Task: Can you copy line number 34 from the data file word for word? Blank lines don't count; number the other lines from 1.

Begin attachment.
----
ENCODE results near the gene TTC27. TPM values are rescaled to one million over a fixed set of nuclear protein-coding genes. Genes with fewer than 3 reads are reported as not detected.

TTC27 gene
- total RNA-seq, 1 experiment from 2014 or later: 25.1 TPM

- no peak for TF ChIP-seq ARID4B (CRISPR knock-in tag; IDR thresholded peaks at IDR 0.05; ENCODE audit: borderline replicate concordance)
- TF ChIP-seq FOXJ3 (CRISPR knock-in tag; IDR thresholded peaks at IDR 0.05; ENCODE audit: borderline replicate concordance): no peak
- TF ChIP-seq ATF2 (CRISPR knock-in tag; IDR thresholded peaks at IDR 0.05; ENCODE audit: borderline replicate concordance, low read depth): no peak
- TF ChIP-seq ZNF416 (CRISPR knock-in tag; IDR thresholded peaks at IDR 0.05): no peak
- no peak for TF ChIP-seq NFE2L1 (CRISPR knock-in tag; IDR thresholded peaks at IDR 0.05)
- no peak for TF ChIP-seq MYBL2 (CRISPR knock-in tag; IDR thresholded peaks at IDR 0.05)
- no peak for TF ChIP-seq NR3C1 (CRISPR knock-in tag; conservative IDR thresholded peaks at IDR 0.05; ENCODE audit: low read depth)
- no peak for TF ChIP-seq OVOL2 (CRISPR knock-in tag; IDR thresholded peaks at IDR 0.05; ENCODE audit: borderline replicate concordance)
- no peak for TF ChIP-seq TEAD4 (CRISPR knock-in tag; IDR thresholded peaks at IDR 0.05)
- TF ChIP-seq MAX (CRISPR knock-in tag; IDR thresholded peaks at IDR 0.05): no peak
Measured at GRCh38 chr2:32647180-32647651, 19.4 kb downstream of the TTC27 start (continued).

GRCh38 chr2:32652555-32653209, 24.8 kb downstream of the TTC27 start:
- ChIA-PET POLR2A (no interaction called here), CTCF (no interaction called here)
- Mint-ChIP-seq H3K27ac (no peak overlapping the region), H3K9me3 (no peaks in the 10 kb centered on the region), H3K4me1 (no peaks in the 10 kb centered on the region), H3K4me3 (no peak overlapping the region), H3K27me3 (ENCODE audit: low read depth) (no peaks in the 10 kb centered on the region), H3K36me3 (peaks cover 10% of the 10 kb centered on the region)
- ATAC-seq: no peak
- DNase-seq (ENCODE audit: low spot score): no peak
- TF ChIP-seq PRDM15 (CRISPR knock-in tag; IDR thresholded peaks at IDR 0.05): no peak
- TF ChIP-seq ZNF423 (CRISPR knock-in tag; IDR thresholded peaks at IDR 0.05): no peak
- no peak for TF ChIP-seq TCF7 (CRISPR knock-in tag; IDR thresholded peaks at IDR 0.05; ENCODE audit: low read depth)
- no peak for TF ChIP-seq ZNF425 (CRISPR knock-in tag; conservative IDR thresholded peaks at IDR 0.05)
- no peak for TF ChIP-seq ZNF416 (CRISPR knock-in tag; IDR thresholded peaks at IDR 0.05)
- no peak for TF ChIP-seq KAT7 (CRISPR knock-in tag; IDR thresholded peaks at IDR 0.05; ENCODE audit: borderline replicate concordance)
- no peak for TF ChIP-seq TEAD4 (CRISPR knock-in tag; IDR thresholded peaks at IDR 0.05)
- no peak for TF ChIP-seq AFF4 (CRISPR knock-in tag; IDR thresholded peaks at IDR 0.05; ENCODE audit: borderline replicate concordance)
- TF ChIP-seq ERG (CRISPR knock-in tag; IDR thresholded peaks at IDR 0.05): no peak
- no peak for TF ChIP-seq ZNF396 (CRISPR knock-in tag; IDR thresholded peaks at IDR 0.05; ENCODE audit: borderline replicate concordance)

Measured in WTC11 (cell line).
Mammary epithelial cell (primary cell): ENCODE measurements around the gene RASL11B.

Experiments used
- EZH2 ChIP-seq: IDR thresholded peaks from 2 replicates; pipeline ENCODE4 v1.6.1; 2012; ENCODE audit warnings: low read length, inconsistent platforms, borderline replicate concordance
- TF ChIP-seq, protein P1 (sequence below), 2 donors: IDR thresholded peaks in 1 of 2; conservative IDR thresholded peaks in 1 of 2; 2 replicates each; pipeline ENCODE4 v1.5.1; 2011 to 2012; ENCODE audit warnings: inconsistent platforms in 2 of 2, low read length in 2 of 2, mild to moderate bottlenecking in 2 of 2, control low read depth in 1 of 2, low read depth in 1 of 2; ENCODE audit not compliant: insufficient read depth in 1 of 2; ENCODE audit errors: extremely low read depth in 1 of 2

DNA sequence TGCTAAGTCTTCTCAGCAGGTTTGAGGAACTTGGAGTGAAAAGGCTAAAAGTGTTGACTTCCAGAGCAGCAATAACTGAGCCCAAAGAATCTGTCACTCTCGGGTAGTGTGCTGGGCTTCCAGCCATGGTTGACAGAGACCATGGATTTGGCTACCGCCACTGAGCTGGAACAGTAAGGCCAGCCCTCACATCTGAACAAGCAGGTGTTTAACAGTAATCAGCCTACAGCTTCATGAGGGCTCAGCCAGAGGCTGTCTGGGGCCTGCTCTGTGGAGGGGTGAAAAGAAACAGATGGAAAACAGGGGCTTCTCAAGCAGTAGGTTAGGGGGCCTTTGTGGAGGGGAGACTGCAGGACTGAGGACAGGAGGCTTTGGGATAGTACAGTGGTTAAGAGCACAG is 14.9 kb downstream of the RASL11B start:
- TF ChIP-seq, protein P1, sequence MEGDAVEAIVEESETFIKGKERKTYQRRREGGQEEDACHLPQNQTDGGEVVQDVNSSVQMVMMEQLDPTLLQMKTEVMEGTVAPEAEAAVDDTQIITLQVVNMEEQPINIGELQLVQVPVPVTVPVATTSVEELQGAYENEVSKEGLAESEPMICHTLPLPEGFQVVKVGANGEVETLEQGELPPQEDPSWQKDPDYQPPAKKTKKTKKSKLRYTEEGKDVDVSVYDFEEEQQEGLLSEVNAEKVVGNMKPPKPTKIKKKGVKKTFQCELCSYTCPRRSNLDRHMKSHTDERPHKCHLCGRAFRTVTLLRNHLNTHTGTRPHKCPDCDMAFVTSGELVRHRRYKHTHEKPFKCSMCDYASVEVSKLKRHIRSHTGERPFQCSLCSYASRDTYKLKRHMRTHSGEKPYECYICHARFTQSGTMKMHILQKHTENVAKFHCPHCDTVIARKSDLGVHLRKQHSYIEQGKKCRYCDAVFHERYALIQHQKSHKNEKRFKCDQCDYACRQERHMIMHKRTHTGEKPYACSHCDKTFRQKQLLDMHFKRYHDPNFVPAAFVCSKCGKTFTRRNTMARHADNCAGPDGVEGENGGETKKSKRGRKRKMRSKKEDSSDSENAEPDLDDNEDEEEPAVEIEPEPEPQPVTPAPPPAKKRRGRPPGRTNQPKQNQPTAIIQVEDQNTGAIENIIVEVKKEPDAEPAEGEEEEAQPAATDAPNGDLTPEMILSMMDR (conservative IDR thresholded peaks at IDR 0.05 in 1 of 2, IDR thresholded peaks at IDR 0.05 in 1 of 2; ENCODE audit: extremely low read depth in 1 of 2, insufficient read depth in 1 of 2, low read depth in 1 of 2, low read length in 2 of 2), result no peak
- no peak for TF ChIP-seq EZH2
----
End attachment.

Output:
- TF ChIP-seq, protein P1 (sequence below), 2 donors: IDR thresholded peaks in 1 of 2; conservative IDR thresholded peaks in 1 of 2; 2 replicates each; pipeline ENCODE4 v1.5.1; 2011 to 2012; ENCODE audit warnings: inconsistent platforms in 2 of 2, low read length in 2 of 2, mild to moderate bottlenecking in 2 of 2, control low read depth in 1 of 2, low read depth in 1 of 2; ENCODE audit not compliant: insufficient read depth in 1 of 2; ENCODE audit errors: extremely low read depth in 1 of 2